Drawing / graphical tweaks

• Sep 9, 2015 - 03:44

I've found a few times that certain minor adjustments in MuseScore are overly difficult or impossible. My suggestion is to add a few drawing features that would enable easier workarounds for deviant notation.

A few examples:

Sometimes I want to use 'semidots' (augmentation dots with holes in the middle) and a few variants. They're obscure enough to not warrant inclusion in the program, but simple enough in concept that they should be possible to create. Ideally, there would be a way to make a white circle and place it over the augmentation dot, then copy it to other augmentation dots as needed.

If there were an option to input time signatures (and other similar things) as if they were non-notational images, then it would be possible to use a time-signature-above-staff style for music without constant time signatures: create a new staff over each existing staff, then place time signature images (that don't affect the note-spacing) in the new staff.

I've been trying to use uncommon chord symbols and encountered a few problems. These could be resolved by changing the chord-input functionality to interpret any possibly valid input. For the chord "C ♯4" (which could not be inputted normally due to the space), I tried creating 6 "C" chords, filling them in different colours, then overlapping them to determine the back-to-front order. The next step was to convert the furthest behind to a black "C♯4", the next 4 "C"s would be set to white and occupy the same position, slightly off-set to completely cover up the "C" in the "C♯4", and then place the remaining "C" to the left of the now-lone "♯4". This didn't work because the back-to-front order changes. The option to permanently define an object's back-to-front (Z?) position would solve this.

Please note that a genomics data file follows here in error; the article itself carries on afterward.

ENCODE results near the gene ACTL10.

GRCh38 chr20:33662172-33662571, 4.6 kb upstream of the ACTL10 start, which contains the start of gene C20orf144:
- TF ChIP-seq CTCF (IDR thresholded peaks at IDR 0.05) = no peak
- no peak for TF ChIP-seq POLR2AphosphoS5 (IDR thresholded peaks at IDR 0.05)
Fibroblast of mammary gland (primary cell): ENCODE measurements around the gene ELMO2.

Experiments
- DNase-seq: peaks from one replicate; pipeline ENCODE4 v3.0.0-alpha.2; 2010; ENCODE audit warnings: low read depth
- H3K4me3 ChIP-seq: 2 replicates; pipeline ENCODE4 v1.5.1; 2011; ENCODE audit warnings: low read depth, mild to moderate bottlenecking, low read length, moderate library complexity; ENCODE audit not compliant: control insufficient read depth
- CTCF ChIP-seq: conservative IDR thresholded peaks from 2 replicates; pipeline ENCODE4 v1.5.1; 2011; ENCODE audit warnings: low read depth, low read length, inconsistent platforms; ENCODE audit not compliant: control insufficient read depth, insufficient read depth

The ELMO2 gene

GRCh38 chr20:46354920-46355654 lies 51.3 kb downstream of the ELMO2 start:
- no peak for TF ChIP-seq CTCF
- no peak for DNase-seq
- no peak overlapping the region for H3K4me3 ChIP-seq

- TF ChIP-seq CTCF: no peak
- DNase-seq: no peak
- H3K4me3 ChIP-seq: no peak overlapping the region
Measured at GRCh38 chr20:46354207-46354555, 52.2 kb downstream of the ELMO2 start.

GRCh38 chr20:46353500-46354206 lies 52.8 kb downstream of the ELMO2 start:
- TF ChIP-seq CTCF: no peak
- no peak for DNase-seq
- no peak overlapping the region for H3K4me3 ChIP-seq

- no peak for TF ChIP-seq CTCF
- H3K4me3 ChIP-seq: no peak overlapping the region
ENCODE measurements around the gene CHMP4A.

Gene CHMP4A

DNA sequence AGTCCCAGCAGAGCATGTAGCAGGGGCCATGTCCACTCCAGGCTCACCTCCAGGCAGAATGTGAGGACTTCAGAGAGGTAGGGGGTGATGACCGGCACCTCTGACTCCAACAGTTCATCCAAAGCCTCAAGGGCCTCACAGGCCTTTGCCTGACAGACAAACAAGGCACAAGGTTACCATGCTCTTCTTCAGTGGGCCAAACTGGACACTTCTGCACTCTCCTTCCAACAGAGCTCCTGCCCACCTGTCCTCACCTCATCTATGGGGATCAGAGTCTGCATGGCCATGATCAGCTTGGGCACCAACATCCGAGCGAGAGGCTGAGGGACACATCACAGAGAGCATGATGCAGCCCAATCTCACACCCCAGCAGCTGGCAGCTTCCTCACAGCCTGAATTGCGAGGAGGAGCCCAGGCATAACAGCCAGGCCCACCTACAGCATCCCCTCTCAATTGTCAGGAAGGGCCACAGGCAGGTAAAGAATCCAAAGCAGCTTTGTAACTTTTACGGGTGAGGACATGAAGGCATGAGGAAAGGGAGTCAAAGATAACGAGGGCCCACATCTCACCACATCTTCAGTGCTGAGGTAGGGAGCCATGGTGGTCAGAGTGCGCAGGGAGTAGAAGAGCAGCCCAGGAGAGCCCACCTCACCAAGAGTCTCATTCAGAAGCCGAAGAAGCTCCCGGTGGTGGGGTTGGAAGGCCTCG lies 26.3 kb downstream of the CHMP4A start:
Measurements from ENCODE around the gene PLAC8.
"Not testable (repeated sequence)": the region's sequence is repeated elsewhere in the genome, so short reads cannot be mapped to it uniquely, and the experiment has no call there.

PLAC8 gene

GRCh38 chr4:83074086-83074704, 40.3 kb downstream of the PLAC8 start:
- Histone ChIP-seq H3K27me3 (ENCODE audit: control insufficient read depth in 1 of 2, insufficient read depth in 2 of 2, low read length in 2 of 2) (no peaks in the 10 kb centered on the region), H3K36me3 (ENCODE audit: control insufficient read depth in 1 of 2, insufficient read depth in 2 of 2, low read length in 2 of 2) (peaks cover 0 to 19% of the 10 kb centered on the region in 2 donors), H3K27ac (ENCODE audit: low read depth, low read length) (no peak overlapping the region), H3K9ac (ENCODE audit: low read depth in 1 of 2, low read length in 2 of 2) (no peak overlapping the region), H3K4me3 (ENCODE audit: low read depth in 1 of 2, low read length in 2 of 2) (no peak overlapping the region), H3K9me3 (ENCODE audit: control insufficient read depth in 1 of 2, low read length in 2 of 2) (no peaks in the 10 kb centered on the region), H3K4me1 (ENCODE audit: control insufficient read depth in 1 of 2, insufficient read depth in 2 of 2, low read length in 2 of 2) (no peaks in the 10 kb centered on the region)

For creating bizarre scores like George Crumb's Black Angels, MuseScore could be very useful. In this case, I would isolate detached parts of the score and create separate MuseScore files for each of them. For example, in cases where the staves merge together, I would use various tweaks and workarounds that are already possible, then some simple drawing tools to draw lines with the same width as staff lines from one bar line's top to another bar line's top in a different staff. The results could be combined in various other specialist drawing programs - I use KolourPaint for this kind of thing frequently.

I'm generally good at inventing workarounds for things like this, but sometimes it seems like a clean workaround within MuseScore is unnecessarily out of reach.



Have you tried the Symbols palette (press Z to display)? If it's even remotely common, it's probably there - so you might hope to at least find the dot symbol you mention.

For C#4, that should be understood directly in 2.0 or later - are you still trying to use 1.3? 8f so, step one is to update - you'll also need 2.0 or later for the full symbols palette.

But indeed, for more complex non-traditional graphics, you are best off creating them in a graphics program and importing them from there as images. You can add those to custom palette if you expect to use them often.

In reply to by Marc Sabatella

The symbols in the symbols palette don't seem to be re-sizable, and they won't snap to specific objects (such as augmentation dots) other than the tops of bar lines. I generally convert the entire score to .png to make the manual adjustments - apart from increased .PDF size at the end, a graphics program will always be a more convenient editor unless graphics imported into MuseScore could be snapped to more objects. The import could be useful for sharing files that will open in MuseScore.